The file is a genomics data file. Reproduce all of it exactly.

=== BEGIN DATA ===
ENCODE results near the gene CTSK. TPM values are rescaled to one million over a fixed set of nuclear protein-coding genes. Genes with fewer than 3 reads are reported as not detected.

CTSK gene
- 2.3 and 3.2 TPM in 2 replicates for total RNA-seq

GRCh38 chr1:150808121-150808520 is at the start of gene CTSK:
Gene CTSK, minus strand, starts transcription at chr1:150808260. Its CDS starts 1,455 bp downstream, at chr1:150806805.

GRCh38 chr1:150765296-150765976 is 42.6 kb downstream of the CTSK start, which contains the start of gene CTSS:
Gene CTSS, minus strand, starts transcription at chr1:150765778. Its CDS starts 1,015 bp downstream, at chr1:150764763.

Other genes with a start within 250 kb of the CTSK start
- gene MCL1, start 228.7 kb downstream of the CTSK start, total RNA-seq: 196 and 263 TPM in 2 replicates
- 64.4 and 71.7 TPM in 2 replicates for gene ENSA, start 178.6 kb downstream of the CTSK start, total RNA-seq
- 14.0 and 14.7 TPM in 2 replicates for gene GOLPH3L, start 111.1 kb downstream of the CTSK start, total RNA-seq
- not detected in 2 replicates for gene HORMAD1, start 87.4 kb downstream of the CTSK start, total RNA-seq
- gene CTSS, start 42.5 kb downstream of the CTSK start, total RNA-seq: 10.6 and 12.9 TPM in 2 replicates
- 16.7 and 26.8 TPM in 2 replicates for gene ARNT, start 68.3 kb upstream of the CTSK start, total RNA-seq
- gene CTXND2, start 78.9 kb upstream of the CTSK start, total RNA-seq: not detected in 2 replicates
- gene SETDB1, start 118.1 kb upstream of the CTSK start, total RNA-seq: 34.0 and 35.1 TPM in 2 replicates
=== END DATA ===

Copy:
ENCODE results near the gene CTSK. TPM values are rescaled to one million over a fixed set of nuclear protein-coding genes. Genes with fewer than 3 reads are reported as not detected.

CTSK gene
- 2.3 and 3.2 TPM in 2 replicates for total RNA-seq

GRCh38 chr1:150808121-150808520 is at the start of gene CTSK:
Gene CTSK, minus strand, starts transcription at chr1:150808260. Its CDS starts 1,455 bp downstream, at chr1:150806805.

GRCh38 chr1:150765296-150765976 is 42.6 kb downstream of the CTSK start, which contains the start of gene CTSS:
Gene CTSS, minus strand, starts transcription at chr1:150765778. Its CDS starts 1,015 bp downstream, at chr1:150764763.

Other genes with a start within 250 kb of the CTSK start
- gene MCL1, start 228.7 kb downstream of the CTSK start, total RNA-seq: 196 and 263 TPM in 2 replicates
- 64.4 and 71.7 TPM in 2 replicates for gene ENSA, start 178.6 kb downstream of the CTSK start, total RNA-seq
- 14.0 and 14.7 TPM in 2 replicates for gene GOLPH3L, start 111.1 kb downstream of the CTSK start, total RNA-seq
- not detected in 2 replicates for gene HORMAD1, start 87.4 kb downstream of the CTSK start, total RNA-seq
- gene CTSS, start 42.5 kb downstream of the CTSK start, total RNA-seq: 10.6 and 12.9 TPM in 2 replicates
- 16.7 and 26.8 TPM in 2 replicates for gene ARNT, start 68.3 kb upstream of the CTSK start, total RNA-seq
- gene CTXND2, start 78.9 kb upstream of the CTSK start, total RNA-seq: not detected in 2 replicates
- gene SETDB1, start 118.1 kb upstream of the CTSK start, total RNA-seq: 34.0 and 35.1 TPM in 2 replicates